EU Donates N192m to Combat Cholera in Yobe


By Michael Olugbode

The European Union (EU) has donated €400,000, conservatively N192 million, to combat cholera in Yobe State.

A statement yesterday by the EU read: “In response to the cholera outbreak affecting Nigeria, the EU is supporting medical humanitarian NGO ALIMA’s (The Alliance for International Medical Action) ongoing efforts to reduce fatality rates in Yobe state, with N192 million (€400 000).”

The statement added that: “As of 26 September 2021, over 88 563 suspected cases of cholera and 3,057 suspected deaths were reported in Nigeria. 78% of the states in the country have reported suspected cholera cases. Children between 5 and 14 years old are the most affected, while the North-East state of Yobe has recorded one of the highest incidence.”

The Head of EU’s Humanitarian Aid Office in Nigeria, Bart Witteveen, was quoted in the statement to have said:“The EU’s support will allow our partner, ALIMA, to strengthen case management, to reduce fatality rates, as well as to support referrals from communities or to ensure access to safe water and sanitation in health facilities.”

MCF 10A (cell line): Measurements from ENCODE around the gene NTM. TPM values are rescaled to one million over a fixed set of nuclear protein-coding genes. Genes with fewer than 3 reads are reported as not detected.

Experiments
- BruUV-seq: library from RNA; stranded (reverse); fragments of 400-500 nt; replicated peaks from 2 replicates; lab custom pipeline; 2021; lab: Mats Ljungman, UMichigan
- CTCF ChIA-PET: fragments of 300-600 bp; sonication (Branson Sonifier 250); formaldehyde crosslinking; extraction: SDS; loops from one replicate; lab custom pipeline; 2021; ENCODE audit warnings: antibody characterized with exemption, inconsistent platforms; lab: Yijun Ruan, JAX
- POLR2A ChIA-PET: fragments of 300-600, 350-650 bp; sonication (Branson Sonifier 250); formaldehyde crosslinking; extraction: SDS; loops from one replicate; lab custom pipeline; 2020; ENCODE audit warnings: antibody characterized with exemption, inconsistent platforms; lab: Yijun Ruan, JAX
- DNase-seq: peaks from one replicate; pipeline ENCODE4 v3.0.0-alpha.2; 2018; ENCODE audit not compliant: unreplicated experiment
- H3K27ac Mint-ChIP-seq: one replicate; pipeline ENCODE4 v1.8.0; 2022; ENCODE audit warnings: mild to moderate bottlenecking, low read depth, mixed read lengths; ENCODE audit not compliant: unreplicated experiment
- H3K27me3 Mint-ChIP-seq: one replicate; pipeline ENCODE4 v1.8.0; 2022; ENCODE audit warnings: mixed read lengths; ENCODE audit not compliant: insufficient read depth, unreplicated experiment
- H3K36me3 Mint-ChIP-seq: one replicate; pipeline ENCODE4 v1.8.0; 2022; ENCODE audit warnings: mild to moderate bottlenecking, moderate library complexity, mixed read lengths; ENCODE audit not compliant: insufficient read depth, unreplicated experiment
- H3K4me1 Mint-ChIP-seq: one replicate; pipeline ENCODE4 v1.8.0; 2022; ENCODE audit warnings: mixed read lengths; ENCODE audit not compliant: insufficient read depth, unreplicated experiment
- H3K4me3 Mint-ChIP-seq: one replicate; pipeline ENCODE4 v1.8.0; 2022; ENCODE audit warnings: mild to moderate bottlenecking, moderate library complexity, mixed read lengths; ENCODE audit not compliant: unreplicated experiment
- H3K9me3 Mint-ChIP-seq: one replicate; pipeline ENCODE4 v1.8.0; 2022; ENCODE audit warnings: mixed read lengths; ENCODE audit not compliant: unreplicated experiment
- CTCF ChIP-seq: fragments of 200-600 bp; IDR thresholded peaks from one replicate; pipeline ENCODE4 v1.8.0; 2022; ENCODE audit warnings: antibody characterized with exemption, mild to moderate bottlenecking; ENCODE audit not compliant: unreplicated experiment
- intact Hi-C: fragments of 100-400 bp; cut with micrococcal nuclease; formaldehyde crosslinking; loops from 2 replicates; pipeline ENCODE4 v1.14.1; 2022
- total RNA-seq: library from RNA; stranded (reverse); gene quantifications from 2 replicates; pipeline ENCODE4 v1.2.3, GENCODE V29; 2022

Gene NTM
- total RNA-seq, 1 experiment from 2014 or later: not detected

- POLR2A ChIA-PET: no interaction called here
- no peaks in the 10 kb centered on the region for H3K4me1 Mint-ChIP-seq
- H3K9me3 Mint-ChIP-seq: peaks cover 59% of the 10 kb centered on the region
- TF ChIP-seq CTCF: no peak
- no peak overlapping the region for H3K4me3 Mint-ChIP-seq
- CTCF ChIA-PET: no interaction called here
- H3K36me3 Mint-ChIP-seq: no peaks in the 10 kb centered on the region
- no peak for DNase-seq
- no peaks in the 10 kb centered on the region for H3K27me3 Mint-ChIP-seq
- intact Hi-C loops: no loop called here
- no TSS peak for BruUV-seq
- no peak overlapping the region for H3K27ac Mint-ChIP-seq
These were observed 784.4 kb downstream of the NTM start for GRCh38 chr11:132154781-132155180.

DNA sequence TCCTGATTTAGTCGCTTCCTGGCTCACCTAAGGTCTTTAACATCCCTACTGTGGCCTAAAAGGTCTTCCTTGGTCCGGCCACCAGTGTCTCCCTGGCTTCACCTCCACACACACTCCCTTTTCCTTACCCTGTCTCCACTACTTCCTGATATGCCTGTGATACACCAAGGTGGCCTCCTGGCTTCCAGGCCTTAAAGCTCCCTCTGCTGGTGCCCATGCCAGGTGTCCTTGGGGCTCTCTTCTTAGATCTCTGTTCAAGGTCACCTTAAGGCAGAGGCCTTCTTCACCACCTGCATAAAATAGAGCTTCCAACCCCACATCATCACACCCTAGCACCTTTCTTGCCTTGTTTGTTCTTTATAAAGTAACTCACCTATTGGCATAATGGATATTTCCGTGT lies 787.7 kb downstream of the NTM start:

The EU lamented that the current outbreak has spread over the border with Niger, an additional challenge as the health system is also under pressure due to the current malaria season, with the intense rain season increasing the risk of flooding and of malnutrition cases.

ALIMA’s Medical Coordinator in Nigeria, Dr. Anthelme Seka was also quoted in the statement to have said: “This support from the European Union is critical because it will help save more lives. Thanks to this funding, ALIMA is already able to begin its actions on the ground to respond to the ongoing outbreak, with the sole objective being to provide quality emergency medical care to the most affected local communities.”

EU, meanwhile, has decried that access to vulnerable communities for cholera vaccination is increasingly challenging, due to insecurity triggering population movements in the country’s northern regions, insisting that the situation is further worsened by the overlap with the COVID-19 pandemic.